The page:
As shown in FIGS. 1,10 b, the bearing assembly 14 does not impede the casing 19 so that disposed liquid 20 can pass thereby. A bypass of the bearing assembly can be through the assembly itself (not shown) or, as shown, can be around the assembly through an annular passage 32 formed between the assembly 14 and the casing 19.

As shown in FIGS. 2 and 3 b, the bearing assembly 14 comprises a non-rotating bearing housing 40 defining a bore 41 through which a rotating inner shaft 42 extends. An annular passage 32 is formed between the housing 40 and the casing 19 (see FIG. 10 b). The housing 40 is secured against rotation and relative movement relative to the PC Pump (not shown).

A latch housing 60 is connected at an uphole end of the inner shaft 42 and is adapted for latching to a plunger 61 adapted for connection to the rotor 13 of the PC Pump 11. The inner shaft 42 is supported for rotation and against reactive axial loading. One or more lower thrust bearings 43 are positioned adjacent a lower end of the shaft 42. One or more upper radial bearings 44 are fit adjacent an upper end of the inner shaft 42. While preferably the upper bearings 44 support radial loading, they may also support axial thrust. Similarly, why it is preferred that the lower bearings 43 primarily support thrust, they may also be specified to support radial loading as well. The lower and upper bearings 43,44 are isolated from well liquids 20 with a sealing system.

The lower thrust bearings 43, such as angular contact ball bearings, are fit to an annular space 45 created between the inner shaft 42 and the non-rotating outer housing 40. A nut and washer assembly 46 secure the lower end of the inner shaft 42 to the lower thrust bearings 43 which are rotationally supported through a shoulder 47 formed in the outer housing 40. The annular space 45 is sealed from the wellbore environment by upper seals 50 a,50 b and a lower seal 51. The lower seal 51 is formed between a spring-biased lower piston 52 between the lower bearings 43 and the outer housing 40. The lower seal 51 is a non-rotating seal sealably and slidably fit to the non-rotating outer housing 40. The lower piston 52 is spaced downhole of the lower end of the inner shaft 42 creating a reservoir for clean lubricating fluid in fluid communication with the annular space 45 for lubricating the bearings 43,44.

The inner shaft 42 is further supported against lateral and radial loading by the upper radial bearings 44 such needle bearings positioned in the annular space 45 adjacent an upper seal housing 53 positioned between the upper seal 50 and the outer housing 40. The upper seal housing 53 is located above the upper bearings 44. The upper seals 50 a,50 b seal despite relative rotation between the inner shaft 42 and the housing 40.

The upper seals 50 a,50 b preferably comprise opposing, mirrored tungsten or silica carbide seal faces. A first rotating upper seal 50 b is connected to the inner shaft 42 by the upper seal housing 53 and a second static upper seal 50 a is connected to the outer housing 40 below the first rotating upper seal 50 b. The first rotating upper seal 50 b is biased towards and rotates upon the second static seal face 50 a in a sealed relationship so as to substantially prevent the loss of lubricant from the annular space 45.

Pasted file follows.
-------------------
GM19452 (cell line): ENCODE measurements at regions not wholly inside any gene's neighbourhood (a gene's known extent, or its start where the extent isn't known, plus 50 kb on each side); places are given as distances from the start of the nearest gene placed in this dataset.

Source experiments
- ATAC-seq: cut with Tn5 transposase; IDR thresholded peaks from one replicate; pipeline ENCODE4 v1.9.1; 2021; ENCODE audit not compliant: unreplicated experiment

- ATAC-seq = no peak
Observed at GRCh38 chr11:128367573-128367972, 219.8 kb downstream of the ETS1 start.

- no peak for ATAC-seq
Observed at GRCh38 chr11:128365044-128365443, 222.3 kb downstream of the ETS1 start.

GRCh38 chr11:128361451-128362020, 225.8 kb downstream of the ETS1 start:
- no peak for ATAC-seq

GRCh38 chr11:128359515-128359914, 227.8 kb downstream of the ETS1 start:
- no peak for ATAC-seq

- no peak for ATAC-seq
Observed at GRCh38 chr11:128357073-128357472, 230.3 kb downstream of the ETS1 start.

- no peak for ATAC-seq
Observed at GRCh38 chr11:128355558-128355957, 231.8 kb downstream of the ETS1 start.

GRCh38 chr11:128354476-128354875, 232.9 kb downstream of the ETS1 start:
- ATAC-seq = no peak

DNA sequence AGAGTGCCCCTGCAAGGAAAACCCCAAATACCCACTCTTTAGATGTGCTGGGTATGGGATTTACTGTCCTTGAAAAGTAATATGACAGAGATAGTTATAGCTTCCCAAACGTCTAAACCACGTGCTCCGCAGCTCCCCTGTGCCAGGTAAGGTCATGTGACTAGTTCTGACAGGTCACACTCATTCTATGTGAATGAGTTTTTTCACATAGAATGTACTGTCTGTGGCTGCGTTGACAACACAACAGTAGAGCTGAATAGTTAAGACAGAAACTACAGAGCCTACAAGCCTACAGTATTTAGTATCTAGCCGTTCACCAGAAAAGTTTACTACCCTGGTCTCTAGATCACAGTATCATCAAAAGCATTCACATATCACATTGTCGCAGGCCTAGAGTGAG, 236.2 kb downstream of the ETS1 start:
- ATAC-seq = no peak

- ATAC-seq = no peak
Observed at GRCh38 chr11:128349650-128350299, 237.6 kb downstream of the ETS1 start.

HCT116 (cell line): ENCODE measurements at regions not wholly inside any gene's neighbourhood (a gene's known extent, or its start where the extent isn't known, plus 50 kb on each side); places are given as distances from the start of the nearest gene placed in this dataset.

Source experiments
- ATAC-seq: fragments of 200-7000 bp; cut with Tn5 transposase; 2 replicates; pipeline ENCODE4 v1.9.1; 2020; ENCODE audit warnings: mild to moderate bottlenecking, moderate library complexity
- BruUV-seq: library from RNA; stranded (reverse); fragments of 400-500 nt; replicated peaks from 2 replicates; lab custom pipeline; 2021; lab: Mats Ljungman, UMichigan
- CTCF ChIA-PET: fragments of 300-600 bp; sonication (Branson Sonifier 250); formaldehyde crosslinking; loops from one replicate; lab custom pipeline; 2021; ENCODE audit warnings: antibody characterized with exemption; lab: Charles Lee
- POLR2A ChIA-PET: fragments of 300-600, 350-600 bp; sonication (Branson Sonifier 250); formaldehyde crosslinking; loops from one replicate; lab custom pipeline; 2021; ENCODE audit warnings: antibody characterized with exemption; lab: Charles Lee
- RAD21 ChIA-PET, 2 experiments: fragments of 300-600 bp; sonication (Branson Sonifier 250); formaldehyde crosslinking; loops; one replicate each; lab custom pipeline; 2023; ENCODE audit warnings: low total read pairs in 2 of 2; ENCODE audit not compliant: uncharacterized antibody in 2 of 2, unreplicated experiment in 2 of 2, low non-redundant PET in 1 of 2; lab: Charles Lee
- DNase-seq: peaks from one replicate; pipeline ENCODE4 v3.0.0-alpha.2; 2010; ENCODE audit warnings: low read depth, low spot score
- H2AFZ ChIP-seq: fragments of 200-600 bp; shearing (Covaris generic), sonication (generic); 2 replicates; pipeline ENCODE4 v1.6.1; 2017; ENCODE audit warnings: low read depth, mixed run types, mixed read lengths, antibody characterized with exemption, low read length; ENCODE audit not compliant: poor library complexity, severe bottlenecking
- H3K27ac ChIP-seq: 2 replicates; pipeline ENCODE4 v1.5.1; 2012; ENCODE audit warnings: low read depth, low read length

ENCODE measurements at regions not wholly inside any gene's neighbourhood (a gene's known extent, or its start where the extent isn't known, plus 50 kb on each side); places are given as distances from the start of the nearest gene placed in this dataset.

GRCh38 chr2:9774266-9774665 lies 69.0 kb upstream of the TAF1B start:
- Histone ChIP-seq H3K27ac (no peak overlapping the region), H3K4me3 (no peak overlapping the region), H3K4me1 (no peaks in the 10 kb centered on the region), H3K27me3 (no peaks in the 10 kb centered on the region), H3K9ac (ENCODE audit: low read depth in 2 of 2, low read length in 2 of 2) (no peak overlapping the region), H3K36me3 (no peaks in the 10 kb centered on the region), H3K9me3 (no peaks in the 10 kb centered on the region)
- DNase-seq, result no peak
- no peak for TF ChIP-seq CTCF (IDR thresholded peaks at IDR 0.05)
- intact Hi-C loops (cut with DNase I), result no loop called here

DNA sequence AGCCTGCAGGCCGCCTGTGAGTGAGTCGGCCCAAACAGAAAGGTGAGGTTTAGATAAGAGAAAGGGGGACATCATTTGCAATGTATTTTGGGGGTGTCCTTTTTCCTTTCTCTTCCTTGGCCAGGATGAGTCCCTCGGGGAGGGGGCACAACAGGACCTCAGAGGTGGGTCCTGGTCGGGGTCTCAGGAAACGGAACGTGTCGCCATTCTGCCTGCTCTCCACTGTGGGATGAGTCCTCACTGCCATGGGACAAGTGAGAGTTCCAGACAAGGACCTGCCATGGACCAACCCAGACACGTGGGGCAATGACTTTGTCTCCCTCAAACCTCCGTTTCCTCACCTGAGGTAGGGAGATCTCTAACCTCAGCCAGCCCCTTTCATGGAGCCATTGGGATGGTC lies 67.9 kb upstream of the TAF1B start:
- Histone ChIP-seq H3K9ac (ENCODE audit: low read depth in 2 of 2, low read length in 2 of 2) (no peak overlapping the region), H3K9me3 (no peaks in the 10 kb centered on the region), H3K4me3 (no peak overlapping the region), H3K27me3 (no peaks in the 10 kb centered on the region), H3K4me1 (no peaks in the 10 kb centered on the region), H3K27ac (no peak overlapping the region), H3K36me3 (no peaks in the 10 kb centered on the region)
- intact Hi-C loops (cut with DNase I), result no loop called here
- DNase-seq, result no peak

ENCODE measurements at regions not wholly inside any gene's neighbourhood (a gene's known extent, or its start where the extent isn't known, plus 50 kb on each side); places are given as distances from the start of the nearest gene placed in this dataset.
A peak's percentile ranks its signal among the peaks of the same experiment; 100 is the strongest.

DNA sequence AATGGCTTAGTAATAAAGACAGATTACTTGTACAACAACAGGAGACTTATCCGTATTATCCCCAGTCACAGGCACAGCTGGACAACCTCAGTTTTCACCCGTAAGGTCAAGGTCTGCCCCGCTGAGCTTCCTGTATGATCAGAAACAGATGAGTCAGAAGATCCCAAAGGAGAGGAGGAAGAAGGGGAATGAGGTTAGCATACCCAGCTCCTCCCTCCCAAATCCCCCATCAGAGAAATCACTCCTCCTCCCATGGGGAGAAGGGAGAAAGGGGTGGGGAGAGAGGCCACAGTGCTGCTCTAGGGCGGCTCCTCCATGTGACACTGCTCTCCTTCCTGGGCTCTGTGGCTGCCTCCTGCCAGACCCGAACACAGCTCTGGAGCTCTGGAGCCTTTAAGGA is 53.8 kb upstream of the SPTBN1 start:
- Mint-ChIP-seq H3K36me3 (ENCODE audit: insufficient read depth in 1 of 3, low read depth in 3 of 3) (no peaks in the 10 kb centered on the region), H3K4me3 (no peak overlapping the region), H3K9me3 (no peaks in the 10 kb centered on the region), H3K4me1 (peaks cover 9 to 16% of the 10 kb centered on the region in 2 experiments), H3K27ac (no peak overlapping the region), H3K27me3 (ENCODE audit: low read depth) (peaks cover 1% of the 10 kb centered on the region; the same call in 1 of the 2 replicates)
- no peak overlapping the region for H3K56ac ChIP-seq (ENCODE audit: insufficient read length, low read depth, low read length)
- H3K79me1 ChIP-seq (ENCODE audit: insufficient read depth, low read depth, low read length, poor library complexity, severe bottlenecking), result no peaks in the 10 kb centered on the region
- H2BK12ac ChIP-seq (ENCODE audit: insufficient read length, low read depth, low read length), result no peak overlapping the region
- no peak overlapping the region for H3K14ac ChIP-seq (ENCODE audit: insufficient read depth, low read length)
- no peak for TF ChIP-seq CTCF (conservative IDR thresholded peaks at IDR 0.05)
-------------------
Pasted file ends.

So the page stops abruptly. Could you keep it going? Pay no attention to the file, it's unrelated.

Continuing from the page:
The lower seal's lower piston 52 acts to equalize pressure within the annular space 45 to be substantially that in the wellbore. Further, the lower piston 52 has a preload spring 54 which allows it to react to small losses of lubricant from the bearing assembly annular space.

As shown in FIGS. 10 a, 10 b and 3 b, the rotor 13 and plunger 61 releasably couple to the latch housing 60 for restraining the rotor 13 thereto and thereby retaining the rotor 13 in the PC Pump stator 16 in a proper pumping relationship.

Latch

In greater detail and with reference to FIGS. 3 b, 47 d, the means 15 for connecting the rotor and bearing assembly 14 is a latch 15 b. The latch is capable of releasably coupling a variety of wellbore components together without the need to specifically rotatably align the cooperating mating components themselves. Further, once latched the latch 15 b can transmit significant torque as well as maintain axial coupling. In one embodiment, the latch 15 b is employed to releasably couple or lock the rotor 13 of the PC Pump 11 to the bearing assembly 14.

As shown in FIG. 3 b, the latch 15 b comprises a latch housing 60 adapted for connection to a first wellbore component such as the bearing assembly 14. As shown in this embodiment, the latch housing 60 is connected at a top end 62 of the bearing assembly's shaft 42 through a threaded or other connection for co-rotation therewith. The latch housing 60 has a bore 63. The plunger 61 is similarly adapted for connection to the second wellbore component such as a threaded or other connection to the lower end of a PC Pump rotor 13. The plunger 61 is sized to couple telescopically and axially with the housing's bore 63. One of either the housing or plunger is capable of at least limited rotation to permit some relative rotation between the plunger and the housing. In this embodiment, the coupling and releasing action of the plunger and the housing impose rotational forces, causing the passive component to rotate. In the PC Pump embodiment, one of the rotor 13 or the bearing assembly 14 is capable of rotation, typically the housing freely rotates with the bearing assembly in reaction to a rotational force imposed by the plunger.